- Book Tips: There is many good books about directing; I personally can recommend “First Time Director: How to Make your Breakthrough Movie” and “Directing Actors: Creating Memorable Performances“. Both are outstandingly good books, readable at any level in the directing profession. The first book deals with everything related to making your first feature film (similar to Robert Rodriguez‘ “Rebel without a Crew“, but with higher budgets and less medical research lab rats); the second book tip deals exclusively with the art of working with actors on fostering outstanding acting work in your film.
- Some of Stanley Kubrick’s filming techniques:
– it’s good to learn from the best. Not to copy them, but to get inspired and understand what made them unique and successful. This article lists a few of Kubrick’s filming elements that made him inique, like long scenes, coldness in characters or long tracking shots.
- Some of Steven Spielberg’s filming techniques:
- some more stylish advice from Spielberg, like approaching-to-closeup, match cuts or framing through foreground objects.
- Filmmaking-Inspired, edutainment InfographicsFilm-related Infographics:
– a fun yet educational resource/collection of film infographics, circling around production pipelines and general filmmaking advice.
These links and videos deal mainly with lighting and camerawork. As a cinematographer, you have to understand and feel lighting. Usually, DPs (Directors of Photography) are total equipment nerds and know everything about lighting equipment and camera models – so should you, with the ultimate goal of being able to better express a story through lighting skill and camera choice. Find exactly that below – tutorials about lighting, cameras and the meaning of cinematography. Regardless of equipment preference, the large number of DSLR-related tutorials can be easily translated to any other kind of digital cinema camera like the Blackmagic, RED or Alexa – once you truly understand the principles and connections, the cameras you are shooting with become only tools (of course, with quality differences). The key lies in knowing which tool is the most effective for the desired result.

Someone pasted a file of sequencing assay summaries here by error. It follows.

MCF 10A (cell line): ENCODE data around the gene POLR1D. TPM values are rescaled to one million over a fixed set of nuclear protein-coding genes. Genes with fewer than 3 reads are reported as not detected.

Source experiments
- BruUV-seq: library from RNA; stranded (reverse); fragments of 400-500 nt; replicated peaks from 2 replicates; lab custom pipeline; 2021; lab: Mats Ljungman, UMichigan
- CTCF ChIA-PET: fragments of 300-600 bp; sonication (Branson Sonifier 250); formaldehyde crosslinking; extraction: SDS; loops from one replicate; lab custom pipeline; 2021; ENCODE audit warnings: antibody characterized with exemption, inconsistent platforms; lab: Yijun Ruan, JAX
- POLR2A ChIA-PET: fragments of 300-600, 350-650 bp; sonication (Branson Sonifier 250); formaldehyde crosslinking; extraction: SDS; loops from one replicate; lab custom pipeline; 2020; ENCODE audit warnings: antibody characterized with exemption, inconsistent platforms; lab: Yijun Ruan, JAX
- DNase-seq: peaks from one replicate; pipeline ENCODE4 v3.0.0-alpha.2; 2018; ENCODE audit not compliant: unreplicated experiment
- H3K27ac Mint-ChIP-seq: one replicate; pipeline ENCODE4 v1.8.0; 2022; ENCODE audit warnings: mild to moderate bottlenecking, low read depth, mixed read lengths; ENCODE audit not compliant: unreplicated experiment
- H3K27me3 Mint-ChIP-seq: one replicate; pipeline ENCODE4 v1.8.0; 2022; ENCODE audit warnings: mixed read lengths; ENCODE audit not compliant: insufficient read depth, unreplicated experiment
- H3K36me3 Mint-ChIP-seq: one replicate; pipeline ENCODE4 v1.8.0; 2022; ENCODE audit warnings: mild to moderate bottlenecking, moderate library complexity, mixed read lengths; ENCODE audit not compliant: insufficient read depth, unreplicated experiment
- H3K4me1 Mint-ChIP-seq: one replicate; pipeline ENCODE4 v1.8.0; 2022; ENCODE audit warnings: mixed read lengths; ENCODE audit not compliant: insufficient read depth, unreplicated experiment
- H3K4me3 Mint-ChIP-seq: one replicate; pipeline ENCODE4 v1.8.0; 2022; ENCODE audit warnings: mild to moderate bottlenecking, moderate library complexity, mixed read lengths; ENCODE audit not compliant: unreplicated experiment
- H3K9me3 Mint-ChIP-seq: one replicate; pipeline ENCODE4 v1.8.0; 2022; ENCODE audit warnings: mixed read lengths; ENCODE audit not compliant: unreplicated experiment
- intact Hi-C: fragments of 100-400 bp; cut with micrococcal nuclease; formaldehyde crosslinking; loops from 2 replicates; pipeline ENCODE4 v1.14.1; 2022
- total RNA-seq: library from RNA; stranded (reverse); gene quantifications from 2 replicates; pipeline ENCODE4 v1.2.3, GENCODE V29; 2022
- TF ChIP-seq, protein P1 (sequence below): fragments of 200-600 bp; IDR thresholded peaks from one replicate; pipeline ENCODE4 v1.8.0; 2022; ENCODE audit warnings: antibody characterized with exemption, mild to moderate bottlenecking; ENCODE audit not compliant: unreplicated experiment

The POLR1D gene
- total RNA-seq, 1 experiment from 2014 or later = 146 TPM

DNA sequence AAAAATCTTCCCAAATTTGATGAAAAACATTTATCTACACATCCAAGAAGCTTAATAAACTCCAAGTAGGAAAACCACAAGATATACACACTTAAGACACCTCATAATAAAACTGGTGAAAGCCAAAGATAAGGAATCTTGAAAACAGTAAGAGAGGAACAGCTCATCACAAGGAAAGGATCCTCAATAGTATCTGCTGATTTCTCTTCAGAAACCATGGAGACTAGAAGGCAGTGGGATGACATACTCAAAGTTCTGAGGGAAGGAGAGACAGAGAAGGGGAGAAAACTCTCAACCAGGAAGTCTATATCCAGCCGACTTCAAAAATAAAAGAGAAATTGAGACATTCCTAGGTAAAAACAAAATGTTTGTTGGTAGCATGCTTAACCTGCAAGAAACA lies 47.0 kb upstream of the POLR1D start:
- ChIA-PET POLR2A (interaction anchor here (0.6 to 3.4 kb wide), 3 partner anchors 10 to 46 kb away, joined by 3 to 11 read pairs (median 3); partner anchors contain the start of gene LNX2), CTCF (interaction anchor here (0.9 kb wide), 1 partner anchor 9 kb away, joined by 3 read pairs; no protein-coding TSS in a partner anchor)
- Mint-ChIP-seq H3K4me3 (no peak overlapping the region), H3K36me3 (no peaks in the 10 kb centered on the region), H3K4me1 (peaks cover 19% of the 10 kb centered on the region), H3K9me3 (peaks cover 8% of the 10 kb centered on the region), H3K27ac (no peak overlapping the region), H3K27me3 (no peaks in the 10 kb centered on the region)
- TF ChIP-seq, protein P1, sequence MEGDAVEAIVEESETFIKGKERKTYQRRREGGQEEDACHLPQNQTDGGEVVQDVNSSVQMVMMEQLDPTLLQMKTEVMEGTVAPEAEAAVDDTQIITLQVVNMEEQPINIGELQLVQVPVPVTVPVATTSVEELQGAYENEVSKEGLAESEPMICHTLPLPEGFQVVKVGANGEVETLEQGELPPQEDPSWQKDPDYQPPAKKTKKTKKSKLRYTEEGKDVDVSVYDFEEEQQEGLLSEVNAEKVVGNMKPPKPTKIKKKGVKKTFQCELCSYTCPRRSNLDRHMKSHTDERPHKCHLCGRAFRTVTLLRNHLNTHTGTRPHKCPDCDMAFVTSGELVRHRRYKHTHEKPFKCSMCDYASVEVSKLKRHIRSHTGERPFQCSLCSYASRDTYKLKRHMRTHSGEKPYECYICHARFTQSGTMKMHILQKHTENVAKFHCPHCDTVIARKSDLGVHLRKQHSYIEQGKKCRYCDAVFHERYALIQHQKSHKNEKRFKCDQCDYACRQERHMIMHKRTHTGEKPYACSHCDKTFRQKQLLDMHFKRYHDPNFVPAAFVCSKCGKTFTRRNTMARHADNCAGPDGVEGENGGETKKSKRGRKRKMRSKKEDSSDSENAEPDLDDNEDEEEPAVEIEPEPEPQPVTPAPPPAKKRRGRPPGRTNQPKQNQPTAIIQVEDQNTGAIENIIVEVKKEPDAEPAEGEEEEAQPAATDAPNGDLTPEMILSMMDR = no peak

- The outstanding Free Virtual (Online) Lighting Simulator by Zvork – an amazing tool intended for Photographers, but just as useful to Cinematographers. Online Free Lighting Simulator by Zvork:
– learn how to light, interactively! This is an absolute secret tip (the page is totally unpopular); you can choose from various photography strobes (easily translateable into film), gels, light sizes and directions – and light five different faces. The rendering engine is pretty realistic, and will teach you a ton about lighting! Priceless!
- So you want to be a Cinematographer:
– what you have to expect from becoming a DP – not just as a technician or artist, but as a lover and parent – managing the balance between family and cinematography is an important subject that is usually not talked about – but Oliver Stapleton talks exactly about that, in detail, with life lessons and tips.
- DSLR Super Guide:
– The NoFilmSchool DSLR Guide is a free guide that introduces you to everything you need to know if you want to be part of the DLSR revolution – from exposure to F-stop and sensor size, trough the Canon army of awesome cameras (and Nikon’s/Panasonic’s comrades) to the CMOS issues with rolling shutter or the graceless moire and aliasing. If you want the PDF, you need to Sign up for the Newsletter. Good for anyone between beginner and total pro – the guide is simply written, but communicates complex concepts and facts.
Light Meters in Real Life: – Mark Vargo, ASC put together a great instructional video about Light Meters – in test settings and on big Hollywood sets. Especially in the beginning, we have the illusion that filming and previewing with digital cameras makes meters obsolete. To the contrary; with a meter you can measure light ratios, expose for the unpredictable and can make sure that professional gaffers don’t think of you as a fool for not knowing how to use it.
- CreativeCow DSLR Collection:
– this Youtube playlist with 30 videos by Creative Cow is absolutely great for beginners – it teaches you exposure (aperture, shutter speed, ISO), monitoring, slow motion, focus, gadgets, tools, … a smooth way to get an introduction to filming on DLSRs – good if you are a beginner, too basic if you’re a pro.